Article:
By Tara Law
June 8, 2019

President Donald Trump may have decided to suspend imposing new tariffs on Mexico Friday night, but experts say that his willingness to threaten to use tariffs — and his administration’s ongoing tariffs on certain goods — is still enough to harm many Americans.

Experts say existing U.S. tariffs with China are already starting to hurt consumers, and that continued threats to impose new tariffs are creating an uncertain environment for companies to do business. Experts also maintain that it is the American consumer who pays not only for the current tariffs in place, but for the wavering business environment created by President Trump’s threats.

Here’s what you need to know about tariffs, and how the President’s actions might effect the economy.

What is a tariff?

Tariffs are taxes a country imposes on goods or services from other countries. Tariffs may be imposed as a fixed fee for a type of good, or as a percentage of the item’s total value.

Tariffs are typically used as “tools” for a number of economic reasons, including safeguarding a country’s domestic industry or counteracting unfair practices in another country, Mary Lovely, a Syracuse University economics professor who specializes in international trade and investment, told TIME.

While economists disagree about the extent that tariffs should be used, they agree that tariffs create winners and losers within the countries that impose them. For instance, the trouble with steel and aluminum tariffs on China is the demand in the U.S. for steel and aluminum is higher than the amount of workers domestically producing the metals. Therefore tariffs against China would penalize those U.S. companies who need steel and aluminum to make products.

“There’s this fallacy that [tariffs] protects jobs. It doesn’t,” said Lovely.

Who pays for tariffs?

The two biggest factors that are likely to affect most Americans will be higher prices for consumer goods and slowing job growth, including for manufacturing jobs, Lovely says. The price of washing machines, for instance, went up by about 12% as a result of the 2018 tariffs on China.

Lovely says that consumers shouldn’t be fooled by Trump’s claims that other countries are paying for tariffs. Companies typically just pass the cost of the tariffs on to customers, and the government who imposes the tariffs pockets the profits.

“It is a huge tax on Americans, and it’s a very aggressive tax,” Lovely says. “If the question is who pays the tariffs, the answer is we do.”

How do the President’s threats to impose tariffs affect the U.S. economy?

Kyle Handley, an associate professor of business economics and public policy at University of Michigan Ross, said that one of the biggest problems with threatening to create tariffs is that it creates uncertainty for both U.S. and international businesses. Companies faced with uncertainty often have a harder time planning ahead, and may be less inclined to make certain risks — such as hiring new workers, investing in new equipment, or moving into new export markets.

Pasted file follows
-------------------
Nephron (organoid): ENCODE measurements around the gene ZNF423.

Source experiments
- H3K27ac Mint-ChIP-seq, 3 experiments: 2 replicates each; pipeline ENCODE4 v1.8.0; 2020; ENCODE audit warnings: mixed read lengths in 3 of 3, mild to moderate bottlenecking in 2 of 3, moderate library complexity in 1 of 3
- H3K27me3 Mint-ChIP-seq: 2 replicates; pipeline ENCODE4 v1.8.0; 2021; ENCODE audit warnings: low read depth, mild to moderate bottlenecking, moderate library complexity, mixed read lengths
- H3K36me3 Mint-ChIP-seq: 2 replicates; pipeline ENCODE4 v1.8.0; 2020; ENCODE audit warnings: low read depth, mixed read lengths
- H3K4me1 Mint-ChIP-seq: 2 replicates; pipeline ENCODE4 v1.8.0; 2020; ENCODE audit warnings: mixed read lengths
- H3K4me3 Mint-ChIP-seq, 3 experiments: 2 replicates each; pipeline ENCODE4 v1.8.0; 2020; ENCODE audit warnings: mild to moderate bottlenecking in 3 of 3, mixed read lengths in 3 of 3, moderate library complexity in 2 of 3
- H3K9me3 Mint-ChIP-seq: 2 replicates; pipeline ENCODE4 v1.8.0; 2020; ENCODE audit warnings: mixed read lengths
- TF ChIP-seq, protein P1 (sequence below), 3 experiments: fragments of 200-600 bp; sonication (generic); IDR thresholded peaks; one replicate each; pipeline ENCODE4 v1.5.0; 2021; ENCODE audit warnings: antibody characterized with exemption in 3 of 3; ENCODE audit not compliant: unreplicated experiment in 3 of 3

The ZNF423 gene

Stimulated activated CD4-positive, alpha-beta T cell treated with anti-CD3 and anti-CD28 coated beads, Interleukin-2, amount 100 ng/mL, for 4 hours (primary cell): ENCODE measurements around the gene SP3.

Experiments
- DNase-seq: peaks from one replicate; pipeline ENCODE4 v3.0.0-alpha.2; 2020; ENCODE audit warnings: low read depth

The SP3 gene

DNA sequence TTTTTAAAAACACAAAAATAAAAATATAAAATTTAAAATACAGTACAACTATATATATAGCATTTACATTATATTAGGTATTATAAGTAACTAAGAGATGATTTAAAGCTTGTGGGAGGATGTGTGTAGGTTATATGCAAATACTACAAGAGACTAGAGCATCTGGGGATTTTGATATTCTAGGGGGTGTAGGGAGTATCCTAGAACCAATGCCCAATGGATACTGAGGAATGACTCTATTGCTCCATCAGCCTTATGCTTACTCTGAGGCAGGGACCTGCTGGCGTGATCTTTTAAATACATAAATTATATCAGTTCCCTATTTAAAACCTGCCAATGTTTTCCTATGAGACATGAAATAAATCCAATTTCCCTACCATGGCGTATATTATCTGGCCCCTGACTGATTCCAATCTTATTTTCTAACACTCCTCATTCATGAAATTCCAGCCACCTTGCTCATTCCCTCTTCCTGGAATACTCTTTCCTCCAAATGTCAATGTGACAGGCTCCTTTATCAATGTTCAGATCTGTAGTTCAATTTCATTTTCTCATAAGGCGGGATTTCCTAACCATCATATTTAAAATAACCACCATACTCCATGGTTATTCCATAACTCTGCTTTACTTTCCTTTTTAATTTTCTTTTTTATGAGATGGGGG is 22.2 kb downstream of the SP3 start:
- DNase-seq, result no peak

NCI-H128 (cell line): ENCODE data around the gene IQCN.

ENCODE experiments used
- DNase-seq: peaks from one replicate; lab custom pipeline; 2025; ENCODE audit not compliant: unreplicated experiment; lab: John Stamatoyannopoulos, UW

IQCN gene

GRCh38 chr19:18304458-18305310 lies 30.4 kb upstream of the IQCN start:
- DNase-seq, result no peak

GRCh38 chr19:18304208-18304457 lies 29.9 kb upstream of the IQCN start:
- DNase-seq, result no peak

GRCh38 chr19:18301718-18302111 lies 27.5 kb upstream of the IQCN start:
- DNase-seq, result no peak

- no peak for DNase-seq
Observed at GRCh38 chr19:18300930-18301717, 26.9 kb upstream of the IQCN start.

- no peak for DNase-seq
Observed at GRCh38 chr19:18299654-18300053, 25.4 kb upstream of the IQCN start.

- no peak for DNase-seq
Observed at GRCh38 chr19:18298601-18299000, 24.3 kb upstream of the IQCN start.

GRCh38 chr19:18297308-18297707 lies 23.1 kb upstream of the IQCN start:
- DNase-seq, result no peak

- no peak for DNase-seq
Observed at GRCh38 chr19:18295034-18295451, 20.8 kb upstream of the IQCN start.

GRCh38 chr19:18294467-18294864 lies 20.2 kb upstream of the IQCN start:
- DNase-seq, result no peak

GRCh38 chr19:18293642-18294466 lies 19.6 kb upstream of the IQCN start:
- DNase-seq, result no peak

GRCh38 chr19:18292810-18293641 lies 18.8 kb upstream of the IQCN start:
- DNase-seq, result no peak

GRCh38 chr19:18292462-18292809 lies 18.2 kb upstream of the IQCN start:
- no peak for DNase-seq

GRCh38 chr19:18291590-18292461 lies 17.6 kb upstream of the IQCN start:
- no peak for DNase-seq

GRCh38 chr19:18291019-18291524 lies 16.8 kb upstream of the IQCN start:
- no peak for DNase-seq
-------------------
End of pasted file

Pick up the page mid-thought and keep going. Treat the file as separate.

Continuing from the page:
In fact, the federal reserve has already said that business spending has slowed down this year.

“I think that the repeatedly threatening trade partners with tariffs and then pulling back on the threat, or sometimes actually implementing the tariffs, it just creates a business environment where firms aren’t sure what to do,” Handley said. “These repeated threats – taking us to the brink and then pulling back— they don’t correspond to the planning cycles that firms are using to decide, where we’re going to invest and what countries should we operate in.”

Over time, Handley says, Trump’s willingness to use tariffs as a threat may make the United States seem less trustworthy and less fair to other countries that are considering doing business with the country, which could hurt American trade deals such as the as-of-yet unratified USMCA.

“The commitments that President Trump is making – they’re not really commitments. They’re not credible,” Handley says. “And so as soon as those commitments become less credible, or any trade policy becomes more temporary, then the value of these agreements and these trade relationships just goes down.”

Lovely also warned that uncertainty might be the “biggest threat” to the U.S. expansion in the aftermath of the recession.

“The sad part is we’ve had this incredible expansion,” Lovely said. “We had the chance to bring some people back into the workforce who had really been hurt under the recession. And I’m worried that’s going to be jeopardized before those people have a chance to get a full-time job.”

 

Write to Tara Law at tara.law@time.com.

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